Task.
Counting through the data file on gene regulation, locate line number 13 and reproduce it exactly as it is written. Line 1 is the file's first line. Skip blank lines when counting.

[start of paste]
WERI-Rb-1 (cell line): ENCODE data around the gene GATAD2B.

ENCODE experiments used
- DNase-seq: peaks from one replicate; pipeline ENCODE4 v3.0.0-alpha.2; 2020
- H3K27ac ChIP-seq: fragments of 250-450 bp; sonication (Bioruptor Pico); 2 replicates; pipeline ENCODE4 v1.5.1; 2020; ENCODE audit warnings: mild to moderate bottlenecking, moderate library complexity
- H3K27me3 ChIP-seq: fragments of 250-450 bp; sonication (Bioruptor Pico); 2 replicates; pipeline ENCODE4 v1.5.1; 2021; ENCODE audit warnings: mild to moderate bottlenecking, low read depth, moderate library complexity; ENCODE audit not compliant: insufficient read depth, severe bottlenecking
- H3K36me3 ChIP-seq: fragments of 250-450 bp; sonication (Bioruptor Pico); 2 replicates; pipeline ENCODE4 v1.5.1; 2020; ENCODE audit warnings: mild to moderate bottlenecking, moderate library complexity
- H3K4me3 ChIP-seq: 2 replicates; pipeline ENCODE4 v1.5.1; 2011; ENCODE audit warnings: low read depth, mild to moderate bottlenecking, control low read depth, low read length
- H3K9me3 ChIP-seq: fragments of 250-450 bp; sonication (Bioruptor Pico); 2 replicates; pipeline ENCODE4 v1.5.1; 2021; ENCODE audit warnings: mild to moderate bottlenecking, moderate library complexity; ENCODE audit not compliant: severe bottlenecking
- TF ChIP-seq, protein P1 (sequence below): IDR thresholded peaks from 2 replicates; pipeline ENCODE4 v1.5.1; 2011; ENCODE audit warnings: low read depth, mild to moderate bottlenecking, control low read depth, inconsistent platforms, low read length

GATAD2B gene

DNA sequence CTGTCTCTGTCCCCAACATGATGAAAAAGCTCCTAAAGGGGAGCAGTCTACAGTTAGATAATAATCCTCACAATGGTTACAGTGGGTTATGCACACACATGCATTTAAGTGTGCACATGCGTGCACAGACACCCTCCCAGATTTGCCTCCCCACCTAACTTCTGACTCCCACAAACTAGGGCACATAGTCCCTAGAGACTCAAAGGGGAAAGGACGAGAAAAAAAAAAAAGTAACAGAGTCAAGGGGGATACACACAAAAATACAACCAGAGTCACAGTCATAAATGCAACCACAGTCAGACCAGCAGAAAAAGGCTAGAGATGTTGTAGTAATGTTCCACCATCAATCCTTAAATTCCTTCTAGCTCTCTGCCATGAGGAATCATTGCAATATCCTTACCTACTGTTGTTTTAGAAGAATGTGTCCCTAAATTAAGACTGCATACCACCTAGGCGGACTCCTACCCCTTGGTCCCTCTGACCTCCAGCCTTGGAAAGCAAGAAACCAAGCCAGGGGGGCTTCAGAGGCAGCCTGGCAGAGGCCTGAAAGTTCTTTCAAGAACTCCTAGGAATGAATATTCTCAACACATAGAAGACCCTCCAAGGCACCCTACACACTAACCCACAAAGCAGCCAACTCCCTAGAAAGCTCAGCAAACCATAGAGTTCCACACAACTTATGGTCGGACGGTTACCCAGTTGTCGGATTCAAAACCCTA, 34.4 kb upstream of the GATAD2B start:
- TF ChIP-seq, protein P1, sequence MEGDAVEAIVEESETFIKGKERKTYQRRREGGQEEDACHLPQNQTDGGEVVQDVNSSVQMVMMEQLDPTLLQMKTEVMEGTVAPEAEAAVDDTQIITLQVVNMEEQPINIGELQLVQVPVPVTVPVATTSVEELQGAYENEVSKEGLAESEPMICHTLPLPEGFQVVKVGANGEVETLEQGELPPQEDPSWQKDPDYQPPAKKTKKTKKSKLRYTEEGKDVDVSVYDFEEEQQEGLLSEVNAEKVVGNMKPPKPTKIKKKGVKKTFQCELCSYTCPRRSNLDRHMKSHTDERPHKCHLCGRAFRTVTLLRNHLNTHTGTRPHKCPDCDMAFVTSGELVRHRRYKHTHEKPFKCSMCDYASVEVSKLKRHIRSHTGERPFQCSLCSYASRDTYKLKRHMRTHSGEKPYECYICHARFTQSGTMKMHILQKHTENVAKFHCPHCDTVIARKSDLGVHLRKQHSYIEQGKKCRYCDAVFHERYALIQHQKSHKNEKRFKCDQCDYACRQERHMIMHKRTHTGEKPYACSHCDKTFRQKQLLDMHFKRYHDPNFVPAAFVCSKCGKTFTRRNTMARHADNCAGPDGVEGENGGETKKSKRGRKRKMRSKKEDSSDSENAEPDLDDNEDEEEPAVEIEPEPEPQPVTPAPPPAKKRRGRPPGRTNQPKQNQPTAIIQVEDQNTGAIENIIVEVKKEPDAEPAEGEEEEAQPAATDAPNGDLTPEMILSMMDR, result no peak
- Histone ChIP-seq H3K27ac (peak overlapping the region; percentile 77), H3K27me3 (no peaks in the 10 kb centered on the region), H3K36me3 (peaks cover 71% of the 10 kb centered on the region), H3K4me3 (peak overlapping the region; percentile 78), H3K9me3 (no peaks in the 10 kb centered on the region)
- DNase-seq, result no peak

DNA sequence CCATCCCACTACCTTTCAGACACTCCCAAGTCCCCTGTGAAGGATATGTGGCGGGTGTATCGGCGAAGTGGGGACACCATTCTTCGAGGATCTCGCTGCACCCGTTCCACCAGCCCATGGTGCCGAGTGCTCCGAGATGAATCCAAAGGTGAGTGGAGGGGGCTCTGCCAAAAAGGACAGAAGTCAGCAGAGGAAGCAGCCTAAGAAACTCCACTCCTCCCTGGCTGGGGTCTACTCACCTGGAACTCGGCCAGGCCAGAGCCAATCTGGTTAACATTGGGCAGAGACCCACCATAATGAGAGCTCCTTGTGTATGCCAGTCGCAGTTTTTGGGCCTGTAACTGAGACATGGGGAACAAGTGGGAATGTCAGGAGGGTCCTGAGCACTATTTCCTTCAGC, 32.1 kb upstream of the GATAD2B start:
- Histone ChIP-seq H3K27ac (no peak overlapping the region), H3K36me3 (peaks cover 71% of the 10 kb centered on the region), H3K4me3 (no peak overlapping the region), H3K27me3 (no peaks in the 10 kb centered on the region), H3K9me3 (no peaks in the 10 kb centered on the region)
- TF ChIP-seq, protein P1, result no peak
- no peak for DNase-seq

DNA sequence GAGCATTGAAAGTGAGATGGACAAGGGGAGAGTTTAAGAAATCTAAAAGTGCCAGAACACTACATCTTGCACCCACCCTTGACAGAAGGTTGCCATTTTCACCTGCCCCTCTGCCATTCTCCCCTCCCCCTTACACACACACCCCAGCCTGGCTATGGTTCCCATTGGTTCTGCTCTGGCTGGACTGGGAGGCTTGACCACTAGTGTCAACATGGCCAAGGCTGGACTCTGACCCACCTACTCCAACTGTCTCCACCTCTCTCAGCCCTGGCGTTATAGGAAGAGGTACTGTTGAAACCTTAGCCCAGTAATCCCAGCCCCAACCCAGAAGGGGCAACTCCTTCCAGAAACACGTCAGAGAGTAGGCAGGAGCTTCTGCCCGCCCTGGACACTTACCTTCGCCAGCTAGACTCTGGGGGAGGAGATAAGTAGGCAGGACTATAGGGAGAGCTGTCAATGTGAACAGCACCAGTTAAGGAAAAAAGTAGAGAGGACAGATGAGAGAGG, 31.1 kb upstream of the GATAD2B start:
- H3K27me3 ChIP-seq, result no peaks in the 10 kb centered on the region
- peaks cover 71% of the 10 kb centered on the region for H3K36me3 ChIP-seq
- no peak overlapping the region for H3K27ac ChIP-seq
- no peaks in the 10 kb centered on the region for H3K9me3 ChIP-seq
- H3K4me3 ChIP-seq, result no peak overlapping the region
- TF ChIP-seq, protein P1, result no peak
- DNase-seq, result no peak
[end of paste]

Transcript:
- Histone ChIP-seq H3K27ac (peak overlapping the region; percentile 77), H3K27me3 (no peaks in the 10 kb centered on the region), H3K36me3 (peaks cover 71% of the 10 kb centered on the region), H3K4me3 (peak overlapping the region; percentile 78), H3K9me3 (no peaks in the 10 kb centered on the region)